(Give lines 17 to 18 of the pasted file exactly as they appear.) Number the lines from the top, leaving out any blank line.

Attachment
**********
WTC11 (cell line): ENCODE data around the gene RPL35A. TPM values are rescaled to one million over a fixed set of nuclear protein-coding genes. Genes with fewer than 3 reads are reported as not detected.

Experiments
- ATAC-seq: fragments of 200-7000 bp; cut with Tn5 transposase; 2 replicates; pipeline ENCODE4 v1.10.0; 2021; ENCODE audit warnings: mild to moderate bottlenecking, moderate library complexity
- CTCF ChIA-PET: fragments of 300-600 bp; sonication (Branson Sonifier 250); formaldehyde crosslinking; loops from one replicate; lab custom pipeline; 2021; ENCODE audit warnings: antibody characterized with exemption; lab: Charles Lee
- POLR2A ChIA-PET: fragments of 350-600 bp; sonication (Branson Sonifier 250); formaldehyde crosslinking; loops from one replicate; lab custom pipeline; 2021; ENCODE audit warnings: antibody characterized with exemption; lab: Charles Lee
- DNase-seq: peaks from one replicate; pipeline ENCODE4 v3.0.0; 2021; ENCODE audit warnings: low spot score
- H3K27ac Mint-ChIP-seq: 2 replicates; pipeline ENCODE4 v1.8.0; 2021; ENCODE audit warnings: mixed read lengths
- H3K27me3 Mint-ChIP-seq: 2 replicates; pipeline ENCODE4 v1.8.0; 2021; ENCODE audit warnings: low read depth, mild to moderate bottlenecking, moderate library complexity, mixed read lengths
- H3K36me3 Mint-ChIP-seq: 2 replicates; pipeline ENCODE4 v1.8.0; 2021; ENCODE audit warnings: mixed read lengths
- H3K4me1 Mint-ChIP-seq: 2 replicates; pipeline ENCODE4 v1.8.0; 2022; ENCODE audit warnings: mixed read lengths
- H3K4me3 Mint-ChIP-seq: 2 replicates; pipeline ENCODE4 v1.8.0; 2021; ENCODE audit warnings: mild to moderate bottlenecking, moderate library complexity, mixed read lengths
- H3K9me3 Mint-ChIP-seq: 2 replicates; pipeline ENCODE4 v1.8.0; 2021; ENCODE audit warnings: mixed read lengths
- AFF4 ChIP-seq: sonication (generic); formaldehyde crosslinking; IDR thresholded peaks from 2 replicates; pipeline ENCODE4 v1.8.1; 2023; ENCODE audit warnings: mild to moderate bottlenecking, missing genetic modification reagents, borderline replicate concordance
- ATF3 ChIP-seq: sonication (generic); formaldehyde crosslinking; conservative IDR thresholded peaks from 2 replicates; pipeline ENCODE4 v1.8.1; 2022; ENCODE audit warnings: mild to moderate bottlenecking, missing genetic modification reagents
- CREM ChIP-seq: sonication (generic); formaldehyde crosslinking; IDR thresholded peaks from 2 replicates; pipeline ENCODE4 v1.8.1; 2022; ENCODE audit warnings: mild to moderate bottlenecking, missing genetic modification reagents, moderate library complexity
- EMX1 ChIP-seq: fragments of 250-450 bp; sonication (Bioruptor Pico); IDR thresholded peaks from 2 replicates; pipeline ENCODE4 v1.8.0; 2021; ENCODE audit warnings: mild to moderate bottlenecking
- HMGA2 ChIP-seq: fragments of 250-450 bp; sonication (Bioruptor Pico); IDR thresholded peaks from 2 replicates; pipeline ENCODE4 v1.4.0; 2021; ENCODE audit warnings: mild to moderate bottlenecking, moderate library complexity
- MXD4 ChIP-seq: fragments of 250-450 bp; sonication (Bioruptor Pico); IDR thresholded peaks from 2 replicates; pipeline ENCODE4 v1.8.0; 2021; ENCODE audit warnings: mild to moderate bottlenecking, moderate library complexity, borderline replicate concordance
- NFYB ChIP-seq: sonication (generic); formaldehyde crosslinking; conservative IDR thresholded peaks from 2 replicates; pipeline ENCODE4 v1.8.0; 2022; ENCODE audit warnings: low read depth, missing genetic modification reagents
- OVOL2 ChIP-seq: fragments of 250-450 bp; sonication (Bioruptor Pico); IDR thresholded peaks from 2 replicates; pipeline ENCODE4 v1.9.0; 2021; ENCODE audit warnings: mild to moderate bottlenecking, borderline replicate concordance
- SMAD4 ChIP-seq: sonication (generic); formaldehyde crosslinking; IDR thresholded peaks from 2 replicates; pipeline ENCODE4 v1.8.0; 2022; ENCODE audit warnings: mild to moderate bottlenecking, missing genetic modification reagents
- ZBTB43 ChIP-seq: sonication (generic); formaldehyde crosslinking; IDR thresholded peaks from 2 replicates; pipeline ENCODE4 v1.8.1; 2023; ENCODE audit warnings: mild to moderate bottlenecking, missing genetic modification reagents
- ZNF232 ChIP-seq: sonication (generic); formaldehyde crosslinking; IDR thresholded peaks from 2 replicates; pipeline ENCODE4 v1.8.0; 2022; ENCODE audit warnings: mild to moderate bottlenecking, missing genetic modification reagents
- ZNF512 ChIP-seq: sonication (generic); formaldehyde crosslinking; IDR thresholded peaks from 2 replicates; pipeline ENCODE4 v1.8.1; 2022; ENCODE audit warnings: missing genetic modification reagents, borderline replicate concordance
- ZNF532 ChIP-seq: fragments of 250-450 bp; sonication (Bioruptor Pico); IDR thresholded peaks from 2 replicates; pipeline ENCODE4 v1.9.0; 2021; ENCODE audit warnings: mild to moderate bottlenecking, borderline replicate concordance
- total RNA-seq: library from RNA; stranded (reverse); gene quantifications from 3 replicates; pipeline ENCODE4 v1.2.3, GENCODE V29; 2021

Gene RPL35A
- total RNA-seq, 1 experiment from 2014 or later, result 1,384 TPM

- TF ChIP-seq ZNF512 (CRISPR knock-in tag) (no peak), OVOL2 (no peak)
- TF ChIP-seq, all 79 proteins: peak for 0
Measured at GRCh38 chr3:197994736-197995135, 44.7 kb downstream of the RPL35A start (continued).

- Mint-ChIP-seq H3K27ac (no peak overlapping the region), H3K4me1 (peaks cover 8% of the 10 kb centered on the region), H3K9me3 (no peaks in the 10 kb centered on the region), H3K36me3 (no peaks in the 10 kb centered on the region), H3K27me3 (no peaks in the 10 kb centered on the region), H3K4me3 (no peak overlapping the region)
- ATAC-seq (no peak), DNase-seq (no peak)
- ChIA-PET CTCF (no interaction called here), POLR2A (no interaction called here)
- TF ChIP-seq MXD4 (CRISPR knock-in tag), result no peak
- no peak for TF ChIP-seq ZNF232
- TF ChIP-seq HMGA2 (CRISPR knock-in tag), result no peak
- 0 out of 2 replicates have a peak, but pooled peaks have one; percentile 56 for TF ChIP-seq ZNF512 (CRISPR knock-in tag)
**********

- HMGA2 ChIP-seq: fragments of 250-450 bp; sonication (Bioruptor Pico); IDR thresholded peaks from 2 replicates; pipeline ENCODE4 v1.4.0; 2021; ENCODE audit warnings: mild to moderate bottlenecking, moderate library complexity
- MXD4 ChIP-seq: fragments of 250-450 bp; sonication (Bioruptor Pico); IDR thresholded peaks from 2 replicates; pipeline ENCODE4 v1.8.0; 2021; ENCODE audit warnings: mild to moderate bottlenecking, moderate library complexity, borderline replicate concordance